High-Definition, Low-Power Consumption Display Achieved with Crystalline Oxide Semiconductor (OS)
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Our crystalline oxide semiconductor technology is used widely in the display industry. For example, our technology has been used in smartphones produced by Sharp Corporation since 2012.
FETs using crystalline oxide semiconductors can not only greatly reduce power consumption owing to their extremely low off-state current, but facilitate their miniaturization (and thus making high-resolution displays possible) by their high current capability.
We are engaged in research and development of various displays fabricated using the crystalline oxide semiconductor material, aiming for the incorporation of this technology into mobile devices that demand high display resolution and low power consumption.
The application possibilities for this technology are still expanding to displays such as an 8K display (pixel count: 7680 × 4320), a foldable display®, a multi-display, a display with touch sensors, an ultra-high resolution display, etc.
The extremely low off-state current of FETs fabricated using the crystalline oxide semiconductor material also enables a driving mode in which the display is refreshed less frequently when displaying a static image (idling stop or IDS driving1). This driving method is expected not only to reduce power consumption but to achieve a display that puts less stress on the eyes.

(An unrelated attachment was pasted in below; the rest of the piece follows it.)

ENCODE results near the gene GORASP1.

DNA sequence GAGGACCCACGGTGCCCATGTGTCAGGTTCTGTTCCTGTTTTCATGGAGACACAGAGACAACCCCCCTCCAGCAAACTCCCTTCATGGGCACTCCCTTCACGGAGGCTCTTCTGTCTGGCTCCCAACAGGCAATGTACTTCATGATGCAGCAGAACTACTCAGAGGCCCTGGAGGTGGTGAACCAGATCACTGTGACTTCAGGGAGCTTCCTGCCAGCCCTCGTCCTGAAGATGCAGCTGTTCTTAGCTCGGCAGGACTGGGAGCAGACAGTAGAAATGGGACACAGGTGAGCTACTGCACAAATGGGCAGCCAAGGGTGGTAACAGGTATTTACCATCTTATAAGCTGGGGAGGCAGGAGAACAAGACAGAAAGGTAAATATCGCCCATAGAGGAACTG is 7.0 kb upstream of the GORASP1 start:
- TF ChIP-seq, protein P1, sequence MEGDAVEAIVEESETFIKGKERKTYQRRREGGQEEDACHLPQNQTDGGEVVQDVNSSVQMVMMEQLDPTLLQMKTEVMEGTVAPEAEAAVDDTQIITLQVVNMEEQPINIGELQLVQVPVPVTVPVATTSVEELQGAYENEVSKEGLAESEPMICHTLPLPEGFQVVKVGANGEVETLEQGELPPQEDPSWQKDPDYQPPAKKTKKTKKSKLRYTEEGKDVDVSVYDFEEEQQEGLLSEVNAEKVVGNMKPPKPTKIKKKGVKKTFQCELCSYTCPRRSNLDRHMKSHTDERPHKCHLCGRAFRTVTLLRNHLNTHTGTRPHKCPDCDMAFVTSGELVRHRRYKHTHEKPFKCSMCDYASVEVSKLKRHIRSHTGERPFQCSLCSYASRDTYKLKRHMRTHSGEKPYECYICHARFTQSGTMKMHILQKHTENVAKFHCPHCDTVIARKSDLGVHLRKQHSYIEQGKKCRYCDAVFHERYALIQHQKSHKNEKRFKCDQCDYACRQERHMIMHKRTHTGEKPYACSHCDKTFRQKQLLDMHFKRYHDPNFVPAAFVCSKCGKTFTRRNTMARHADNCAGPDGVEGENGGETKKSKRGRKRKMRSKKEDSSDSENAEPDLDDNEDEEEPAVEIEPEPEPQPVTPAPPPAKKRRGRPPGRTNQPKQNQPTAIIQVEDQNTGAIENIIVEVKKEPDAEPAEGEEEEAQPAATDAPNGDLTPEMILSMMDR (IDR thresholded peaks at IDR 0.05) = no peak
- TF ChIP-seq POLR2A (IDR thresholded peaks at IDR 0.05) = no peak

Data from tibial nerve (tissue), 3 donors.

▲Demonstration Video of Foldable Display
1) Idling-Stop (IDS) Driving Technology
IDS driving is a display method for still images, utilizing a feature that a video signal can be held by crystalline OS. In a typical display, over 60 images are displayed per second, which are perceived as a single image or a moving image with human eyes. In other words, many images are actually displayed at high speed to display one still image. With the IDS driving, the number of times an image is re-written while displaying a still image can be reduced to, for example, once every 5 seconds. It is like looking at a natural object or at information on paper. Moreover, when this technology is used in a reflective display, a backlight becomes unnecessary, which enables ultra-low power consumption. This technology provides an electronic book reader with ideal functions such as eye-friendly and long-time driving.
▲Super High-Definition Display (Super Hi-Vision as the next-generation TV standard)
13.3-Inch 8K Display (pixel count of 7680 × 4320)
▲The World's Highest Definition2)
2.78-Inch 1058 ppi Display (pixel count of 2560 × 1440)
2) This display has the world's highest pixel density among displays using thin-film transistors on glass substrate, as of the end of December 2015, according to our own research.
3) The world's largest 8K OLED display, as of the end of December 2015 (according to our own research).
 K. Yokoyama et al., “A 2.78-in 1058-ppi Ultra-High-Resolution OLED Display Using CAAC-OS FETs”, SID Symp, Dig. Tech. Pap., 46, 1039 (2015).
 D. Nakamura et al., “An 81-in. 8k x 4k OLED Kawara-Type Multidisplay that Provides a Seamless, Continuous Image”, SID Symp, Dig. Tech. Pap., 46, 1031 (2015).
▲8.7-Inch Tri-fold Display with Touch Sensor
Image provided by Getty Images
▲13.3-Inch 8K Bi-fold Display (pixel count of 7680 × 4320)
 K. Watanabe et al., “An 8.67-in. Foldable OLED Display with an In-cell Touch Sensor”, SID Symp, Dig. Tech. Pap., 46, 246 (2015).
 K. Takahashi et al., “13.3-inch 8k4k 664-ppi Foldable OLED Display Using Crystalline Oxide Semiconductor FETs”, SID Symp, Dig. Tech. Pap., 46, 250 (2015).
Liquid Crystal Display
▲5.9-Inch Touch-Sensitive Reflective Display (pixel count of 1536 × 2048)
Image provided by Getty Images
(Japanese trademark registration No. 5680115).